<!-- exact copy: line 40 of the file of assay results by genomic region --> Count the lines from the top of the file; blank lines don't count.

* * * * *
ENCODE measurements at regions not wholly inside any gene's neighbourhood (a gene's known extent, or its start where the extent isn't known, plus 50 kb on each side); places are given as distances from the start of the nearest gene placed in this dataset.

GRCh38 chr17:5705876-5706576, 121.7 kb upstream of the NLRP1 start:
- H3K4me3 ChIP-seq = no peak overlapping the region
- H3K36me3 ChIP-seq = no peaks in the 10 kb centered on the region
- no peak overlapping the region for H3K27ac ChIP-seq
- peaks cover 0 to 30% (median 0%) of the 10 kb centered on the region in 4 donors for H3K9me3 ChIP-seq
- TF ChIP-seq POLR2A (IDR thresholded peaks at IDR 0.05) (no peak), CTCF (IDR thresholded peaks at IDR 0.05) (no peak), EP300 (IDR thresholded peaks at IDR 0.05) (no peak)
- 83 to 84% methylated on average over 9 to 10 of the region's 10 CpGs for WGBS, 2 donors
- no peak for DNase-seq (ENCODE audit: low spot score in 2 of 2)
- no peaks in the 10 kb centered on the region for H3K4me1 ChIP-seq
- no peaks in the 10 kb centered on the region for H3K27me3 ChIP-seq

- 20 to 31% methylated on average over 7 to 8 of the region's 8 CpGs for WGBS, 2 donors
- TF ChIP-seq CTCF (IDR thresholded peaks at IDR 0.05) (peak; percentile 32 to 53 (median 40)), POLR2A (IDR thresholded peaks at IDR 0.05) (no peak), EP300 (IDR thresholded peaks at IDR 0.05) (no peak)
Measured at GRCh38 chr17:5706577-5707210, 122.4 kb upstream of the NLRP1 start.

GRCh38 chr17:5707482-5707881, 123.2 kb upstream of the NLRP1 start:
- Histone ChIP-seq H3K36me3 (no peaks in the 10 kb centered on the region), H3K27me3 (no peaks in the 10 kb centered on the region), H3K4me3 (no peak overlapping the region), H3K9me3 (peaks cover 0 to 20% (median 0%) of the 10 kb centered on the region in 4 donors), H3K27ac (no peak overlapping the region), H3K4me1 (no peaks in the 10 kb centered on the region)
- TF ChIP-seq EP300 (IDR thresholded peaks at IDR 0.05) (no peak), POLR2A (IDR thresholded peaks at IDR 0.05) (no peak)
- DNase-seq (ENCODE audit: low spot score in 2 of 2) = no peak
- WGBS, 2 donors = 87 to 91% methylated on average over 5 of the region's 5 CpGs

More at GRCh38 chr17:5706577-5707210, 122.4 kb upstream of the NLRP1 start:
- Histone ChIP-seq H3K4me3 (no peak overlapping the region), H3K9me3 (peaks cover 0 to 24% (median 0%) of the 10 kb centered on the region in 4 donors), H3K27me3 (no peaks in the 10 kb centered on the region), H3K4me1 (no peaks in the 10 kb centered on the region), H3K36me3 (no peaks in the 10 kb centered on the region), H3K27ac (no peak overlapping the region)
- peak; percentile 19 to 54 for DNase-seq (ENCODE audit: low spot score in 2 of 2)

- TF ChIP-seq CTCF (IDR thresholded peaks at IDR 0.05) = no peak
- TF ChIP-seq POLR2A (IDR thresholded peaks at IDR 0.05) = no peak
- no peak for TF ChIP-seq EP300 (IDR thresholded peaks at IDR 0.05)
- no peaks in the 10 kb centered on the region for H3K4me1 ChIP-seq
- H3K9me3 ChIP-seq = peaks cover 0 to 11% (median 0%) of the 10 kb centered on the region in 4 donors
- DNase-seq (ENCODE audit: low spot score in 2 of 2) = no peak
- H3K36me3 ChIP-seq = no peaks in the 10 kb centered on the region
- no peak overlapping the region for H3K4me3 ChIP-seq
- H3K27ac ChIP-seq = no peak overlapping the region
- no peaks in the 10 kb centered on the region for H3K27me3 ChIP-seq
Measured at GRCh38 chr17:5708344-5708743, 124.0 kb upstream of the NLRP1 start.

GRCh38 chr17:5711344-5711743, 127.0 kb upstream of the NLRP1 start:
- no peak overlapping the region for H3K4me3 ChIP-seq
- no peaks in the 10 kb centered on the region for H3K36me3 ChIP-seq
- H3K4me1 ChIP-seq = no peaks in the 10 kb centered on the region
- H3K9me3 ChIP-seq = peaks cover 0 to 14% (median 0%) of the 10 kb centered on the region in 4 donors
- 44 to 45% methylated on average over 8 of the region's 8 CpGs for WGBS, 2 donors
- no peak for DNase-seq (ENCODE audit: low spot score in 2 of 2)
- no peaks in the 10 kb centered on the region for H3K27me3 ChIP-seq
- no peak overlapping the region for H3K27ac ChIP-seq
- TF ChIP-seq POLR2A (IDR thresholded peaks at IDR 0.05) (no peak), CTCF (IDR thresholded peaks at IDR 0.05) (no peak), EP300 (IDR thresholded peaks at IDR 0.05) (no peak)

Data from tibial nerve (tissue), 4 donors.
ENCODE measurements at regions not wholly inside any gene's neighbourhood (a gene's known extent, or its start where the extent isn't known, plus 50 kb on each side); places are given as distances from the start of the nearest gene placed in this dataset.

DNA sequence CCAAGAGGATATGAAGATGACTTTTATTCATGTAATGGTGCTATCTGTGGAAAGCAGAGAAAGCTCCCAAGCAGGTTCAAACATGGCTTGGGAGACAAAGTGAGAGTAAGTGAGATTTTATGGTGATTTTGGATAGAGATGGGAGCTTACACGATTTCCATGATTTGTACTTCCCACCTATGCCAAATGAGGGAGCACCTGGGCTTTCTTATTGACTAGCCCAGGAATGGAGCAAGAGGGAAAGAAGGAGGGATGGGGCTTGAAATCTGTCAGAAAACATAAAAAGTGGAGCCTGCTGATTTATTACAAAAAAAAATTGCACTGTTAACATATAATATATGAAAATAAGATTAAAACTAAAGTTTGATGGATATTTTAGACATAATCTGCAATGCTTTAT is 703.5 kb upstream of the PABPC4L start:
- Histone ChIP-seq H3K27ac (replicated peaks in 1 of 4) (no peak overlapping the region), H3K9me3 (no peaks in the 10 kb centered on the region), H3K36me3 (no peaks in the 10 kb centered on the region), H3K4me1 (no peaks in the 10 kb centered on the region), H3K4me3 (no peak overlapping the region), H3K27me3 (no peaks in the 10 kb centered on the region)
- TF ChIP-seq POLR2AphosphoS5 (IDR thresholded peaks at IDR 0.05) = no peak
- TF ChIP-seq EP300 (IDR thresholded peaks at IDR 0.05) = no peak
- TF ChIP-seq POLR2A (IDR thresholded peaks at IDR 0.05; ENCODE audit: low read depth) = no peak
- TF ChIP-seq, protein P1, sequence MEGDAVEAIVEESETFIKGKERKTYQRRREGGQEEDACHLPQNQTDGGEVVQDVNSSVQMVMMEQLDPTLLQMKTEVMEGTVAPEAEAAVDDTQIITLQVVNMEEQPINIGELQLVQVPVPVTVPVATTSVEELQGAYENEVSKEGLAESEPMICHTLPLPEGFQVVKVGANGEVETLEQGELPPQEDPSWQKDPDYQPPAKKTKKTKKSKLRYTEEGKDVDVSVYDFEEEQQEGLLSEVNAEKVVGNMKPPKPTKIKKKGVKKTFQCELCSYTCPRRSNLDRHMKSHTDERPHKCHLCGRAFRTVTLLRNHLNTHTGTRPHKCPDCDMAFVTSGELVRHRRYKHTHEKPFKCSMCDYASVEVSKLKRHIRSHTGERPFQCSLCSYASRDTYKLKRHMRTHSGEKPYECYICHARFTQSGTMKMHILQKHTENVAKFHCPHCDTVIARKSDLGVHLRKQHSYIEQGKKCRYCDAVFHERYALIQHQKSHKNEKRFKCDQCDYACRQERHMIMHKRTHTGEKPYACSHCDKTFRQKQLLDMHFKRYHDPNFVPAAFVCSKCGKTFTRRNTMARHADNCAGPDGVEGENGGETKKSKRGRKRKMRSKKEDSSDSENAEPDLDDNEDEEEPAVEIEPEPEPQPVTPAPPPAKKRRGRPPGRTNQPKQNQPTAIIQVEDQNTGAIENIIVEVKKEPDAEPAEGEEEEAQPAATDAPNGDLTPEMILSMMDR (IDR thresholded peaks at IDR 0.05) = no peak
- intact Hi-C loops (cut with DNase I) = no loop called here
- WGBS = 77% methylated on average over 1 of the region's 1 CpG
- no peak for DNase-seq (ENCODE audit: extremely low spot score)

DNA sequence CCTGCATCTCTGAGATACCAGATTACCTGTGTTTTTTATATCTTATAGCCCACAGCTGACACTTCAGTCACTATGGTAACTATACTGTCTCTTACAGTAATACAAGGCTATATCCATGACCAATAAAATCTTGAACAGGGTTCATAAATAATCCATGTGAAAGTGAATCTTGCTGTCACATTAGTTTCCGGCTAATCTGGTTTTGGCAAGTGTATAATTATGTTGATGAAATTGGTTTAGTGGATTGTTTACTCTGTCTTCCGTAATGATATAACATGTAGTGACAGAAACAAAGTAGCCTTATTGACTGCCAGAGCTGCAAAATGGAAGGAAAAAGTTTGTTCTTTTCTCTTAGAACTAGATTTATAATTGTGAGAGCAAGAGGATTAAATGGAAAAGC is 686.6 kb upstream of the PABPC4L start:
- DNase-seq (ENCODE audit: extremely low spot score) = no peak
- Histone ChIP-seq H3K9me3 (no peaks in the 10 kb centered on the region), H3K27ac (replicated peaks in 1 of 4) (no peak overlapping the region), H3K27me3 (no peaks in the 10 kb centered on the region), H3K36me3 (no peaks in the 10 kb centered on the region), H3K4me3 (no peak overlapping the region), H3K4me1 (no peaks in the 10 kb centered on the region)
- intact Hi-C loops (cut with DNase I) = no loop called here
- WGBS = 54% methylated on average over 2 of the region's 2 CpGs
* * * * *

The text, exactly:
- no peak for DNase-seq (ENCODE audit: low spot score in 2 of 2)